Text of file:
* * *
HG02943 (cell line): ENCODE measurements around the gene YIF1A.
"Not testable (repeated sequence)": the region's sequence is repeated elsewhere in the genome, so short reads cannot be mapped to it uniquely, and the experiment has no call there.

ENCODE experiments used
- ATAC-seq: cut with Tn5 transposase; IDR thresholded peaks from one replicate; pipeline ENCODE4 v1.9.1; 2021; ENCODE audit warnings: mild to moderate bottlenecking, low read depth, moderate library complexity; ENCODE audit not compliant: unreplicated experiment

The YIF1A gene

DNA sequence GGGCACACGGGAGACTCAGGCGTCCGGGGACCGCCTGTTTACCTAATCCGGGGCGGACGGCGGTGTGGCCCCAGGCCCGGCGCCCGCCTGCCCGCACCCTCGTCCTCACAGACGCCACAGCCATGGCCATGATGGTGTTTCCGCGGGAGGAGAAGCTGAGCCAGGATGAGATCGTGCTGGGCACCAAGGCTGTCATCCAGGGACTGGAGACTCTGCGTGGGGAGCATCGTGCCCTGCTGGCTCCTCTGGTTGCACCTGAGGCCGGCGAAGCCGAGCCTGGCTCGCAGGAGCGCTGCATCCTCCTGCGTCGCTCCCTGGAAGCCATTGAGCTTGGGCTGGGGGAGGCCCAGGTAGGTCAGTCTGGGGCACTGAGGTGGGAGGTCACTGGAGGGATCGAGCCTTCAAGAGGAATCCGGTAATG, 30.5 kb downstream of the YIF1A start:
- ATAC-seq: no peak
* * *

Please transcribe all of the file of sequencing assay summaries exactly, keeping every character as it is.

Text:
HG02943 (cell line): ENCODE measurements around the gene YIF1A.
"Not testable (repeated sequence)": the region's sequence is repeated elsewhere in the genome, so short reads cannot be mapped to it uniquely, and the experiment has no call there.

ENCODE experiments used
- ATAC-seq: cut with Tn5 transposase; IDR thresholded peaks from one replicate; pipeline ENCODE4 v1.9.1; 2021; ENCODE audit warnings: mild to moderate bottlenecking, low read depth, moderate library complexity; ENCODE audit not compliant: unreplicated experiment

The YIF1A gene

DNA sequence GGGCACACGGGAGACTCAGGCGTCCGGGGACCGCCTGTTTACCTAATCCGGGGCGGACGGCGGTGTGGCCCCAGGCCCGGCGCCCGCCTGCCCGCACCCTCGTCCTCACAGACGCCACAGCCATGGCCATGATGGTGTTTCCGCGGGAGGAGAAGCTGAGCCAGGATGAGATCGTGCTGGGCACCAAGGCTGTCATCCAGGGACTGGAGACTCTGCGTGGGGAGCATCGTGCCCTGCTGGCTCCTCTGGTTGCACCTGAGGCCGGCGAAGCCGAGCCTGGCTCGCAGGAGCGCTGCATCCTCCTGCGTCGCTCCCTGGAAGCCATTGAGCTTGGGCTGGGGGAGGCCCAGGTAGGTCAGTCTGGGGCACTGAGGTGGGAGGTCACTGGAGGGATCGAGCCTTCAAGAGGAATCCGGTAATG, 30.5 kb downstream of the YIF1A start:
- ATAC-seq: no peak